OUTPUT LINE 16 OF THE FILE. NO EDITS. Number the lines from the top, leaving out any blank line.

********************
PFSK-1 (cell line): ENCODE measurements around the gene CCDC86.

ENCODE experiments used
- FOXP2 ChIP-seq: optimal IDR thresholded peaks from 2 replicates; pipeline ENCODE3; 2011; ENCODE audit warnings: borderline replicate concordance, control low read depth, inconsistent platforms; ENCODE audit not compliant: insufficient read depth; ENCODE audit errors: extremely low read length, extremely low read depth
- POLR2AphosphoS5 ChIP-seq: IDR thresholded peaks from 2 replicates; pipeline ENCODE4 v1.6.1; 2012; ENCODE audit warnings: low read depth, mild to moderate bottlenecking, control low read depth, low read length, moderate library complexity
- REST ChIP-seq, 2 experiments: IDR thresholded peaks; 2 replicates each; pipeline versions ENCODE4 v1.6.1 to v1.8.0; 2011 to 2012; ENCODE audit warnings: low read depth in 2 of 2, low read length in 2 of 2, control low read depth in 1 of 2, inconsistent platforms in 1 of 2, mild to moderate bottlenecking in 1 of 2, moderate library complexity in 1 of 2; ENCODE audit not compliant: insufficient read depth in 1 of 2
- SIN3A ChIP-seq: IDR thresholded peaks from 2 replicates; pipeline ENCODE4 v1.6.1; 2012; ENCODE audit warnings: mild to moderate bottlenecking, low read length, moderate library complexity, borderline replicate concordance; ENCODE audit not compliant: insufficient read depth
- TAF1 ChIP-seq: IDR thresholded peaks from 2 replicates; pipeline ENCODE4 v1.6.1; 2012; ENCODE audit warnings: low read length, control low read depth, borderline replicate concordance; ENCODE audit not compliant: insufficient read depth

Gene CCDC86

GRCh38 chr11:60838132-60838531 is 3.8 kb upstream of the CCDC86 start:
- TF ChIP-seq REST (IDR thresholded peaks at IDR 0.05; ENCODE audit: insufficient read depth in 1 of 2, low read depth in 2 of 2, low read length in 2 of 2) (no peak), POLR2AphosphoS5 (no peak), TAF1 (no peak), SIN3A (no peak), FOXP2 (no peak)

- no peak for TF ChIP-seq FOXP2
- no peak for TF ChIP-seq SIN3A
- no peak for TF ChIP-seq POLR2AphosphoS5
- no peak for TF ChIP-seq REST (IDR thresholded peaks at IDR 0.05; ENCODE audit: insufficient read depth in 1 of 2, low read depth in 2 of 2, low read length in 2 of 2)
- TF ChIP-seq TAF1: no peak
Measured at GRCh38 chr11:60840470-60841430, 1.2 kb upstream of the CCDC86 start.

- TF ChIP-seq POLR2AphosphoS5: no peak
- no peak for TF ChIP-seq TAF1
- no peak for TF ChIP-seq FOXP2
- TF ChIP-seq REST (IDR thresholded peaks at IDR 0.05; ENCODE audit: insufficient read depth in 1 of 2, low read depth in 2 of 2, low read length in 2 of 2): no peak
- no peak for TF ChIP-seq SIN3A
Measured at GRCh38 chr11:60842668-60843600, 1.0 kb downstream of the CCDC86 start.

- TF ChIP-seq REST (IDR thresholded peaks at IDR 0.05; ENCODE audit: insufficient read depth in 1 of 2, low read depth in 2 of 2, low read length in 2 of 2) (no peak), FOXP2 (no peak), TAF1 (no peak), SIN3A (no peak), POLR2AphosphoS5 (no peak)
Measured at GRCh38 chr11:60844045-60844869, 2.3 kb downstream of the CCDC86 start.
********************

Measured at GRCh38 chr11:60840470-60841430, 1.2 kb upstream of the CCDC86 start.